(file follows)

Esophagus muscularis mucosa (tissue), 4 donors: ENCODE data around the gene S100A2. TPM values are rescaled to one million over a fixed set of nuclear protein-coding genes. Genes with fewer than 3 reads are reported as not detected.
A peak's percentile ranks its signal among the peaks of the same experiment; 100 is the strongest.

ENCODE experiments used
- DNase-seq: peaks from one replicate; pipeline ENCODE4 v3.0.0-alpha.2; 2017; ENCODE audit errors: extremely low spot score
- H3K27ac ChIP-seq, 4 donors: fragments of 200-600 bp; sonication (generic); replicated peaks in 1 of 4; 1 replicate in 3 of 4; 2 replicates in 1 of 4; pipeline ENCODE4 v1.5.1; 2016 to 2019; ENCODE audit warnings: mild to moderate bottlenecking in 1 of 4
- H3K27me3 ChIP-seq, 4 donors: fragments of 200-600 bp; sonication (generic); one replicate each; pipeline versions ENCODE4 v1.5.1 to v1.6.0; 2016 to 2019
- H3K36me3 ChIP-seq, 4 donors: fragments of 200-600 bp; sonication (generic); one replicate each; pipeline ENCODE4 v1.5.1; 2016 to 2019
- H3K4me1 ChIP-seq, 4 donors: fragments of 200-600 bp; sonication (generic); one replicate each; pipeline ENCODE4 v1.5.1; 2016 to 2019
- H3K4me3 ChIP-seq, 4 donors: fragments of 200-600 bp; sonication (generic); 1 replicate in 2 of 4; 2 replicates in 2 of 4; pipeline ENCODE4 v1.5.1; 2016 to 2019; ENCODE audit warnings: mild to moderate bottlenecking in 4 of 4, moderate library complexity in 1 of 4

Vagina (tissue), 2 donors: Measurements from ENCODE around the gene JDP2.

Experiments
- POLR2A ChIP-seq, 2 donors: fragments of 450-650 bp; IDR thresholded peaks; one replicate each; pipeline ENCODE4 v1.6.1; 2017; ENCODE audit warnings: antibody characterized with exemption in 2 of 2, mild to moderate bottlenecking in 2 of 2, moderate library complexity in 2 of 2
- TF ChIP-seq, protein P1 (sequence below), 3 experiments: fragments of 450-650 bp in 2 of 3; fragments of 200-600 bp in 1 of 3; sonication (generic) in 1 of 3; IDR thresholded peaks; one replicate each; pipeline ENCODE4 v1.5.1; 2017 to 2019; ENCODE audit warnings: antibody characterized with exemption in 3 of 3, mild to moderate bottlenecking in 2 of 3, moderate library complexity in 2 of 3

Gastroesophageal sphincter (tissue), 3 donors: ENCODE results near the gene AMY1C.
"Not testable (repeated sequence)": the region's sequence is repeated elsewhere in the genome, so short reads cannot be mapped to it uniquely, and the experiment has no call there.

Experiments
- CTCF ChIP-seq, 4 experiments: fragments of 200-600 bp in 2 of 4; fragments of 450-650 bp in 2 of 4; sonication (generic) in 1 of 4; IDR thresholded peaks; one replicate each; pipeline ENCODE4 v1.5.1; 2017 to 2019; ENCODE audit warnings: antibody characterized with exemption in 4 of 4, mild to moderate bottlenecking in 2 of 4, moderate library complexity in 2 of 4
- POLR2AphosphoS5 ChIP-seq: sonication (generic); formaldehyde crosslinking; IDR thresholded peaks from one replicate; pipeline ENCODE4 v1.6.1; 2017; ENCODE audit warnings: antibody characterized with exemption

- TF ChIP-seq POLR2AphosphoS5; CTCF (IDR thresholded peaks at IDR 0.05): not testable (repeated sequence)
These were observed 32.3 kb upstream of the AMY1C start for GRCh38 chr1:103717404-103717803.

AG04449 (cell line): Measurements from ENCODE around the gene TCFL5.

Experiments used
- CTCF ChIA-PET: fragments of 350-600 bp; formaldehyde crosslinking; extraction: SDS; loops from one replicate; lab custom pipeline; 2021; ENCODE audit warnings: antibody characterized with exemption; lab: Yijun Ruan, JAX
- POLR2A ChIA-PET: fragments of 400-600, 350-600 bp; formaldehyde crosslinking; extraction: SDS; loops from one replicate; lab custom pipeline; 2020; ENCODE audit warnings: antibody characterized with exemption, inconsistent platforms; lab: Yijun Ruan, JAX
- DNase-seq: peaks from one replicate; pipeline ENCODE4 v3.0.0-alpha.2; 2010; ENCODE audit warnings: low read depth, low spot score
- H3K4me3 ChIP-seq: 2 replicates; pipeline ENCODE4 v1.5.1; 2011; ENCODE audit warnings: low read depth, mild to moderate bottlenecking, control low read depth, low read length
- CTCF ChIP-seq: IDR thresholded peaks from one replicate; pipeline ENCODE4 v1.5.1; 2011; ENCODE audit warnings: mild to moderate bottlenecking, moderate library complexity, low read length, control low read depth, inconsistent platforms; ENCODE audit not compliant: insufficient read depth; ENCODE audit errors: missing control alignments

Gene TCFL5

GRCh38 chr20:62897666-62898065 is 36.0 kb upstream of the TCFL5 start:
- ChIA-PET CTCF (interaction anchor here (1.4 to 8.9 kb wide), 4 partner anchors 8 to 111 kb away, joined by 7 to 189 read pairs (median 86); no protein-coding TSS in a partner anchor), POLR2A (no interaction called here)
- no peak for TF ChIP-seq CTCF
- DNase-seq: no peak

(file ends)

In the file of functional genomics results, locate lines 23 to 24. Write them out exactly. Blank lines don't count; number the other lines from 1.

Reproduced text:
- CTCF ChIA-PET: fragments of 350-600 bp; formaldehyde crosslinking; extraction: SDS; loops from one replicate; lab custom pipeline; 2021; ENCODE audit warnings: antibody characterized with exemption; lab: Yijun Ruan, JAX
- POLR2A ChIA-PET: fragments of 400-600, 350-600 bp; formaldehyde crosslinking; extraction: SDS; loops from one replicate; lab custom pipeline; 2020; ENCODE audit warnings: antibody characterized with exemption, inconsistent platforms; lab: Yijun Ruan, JAX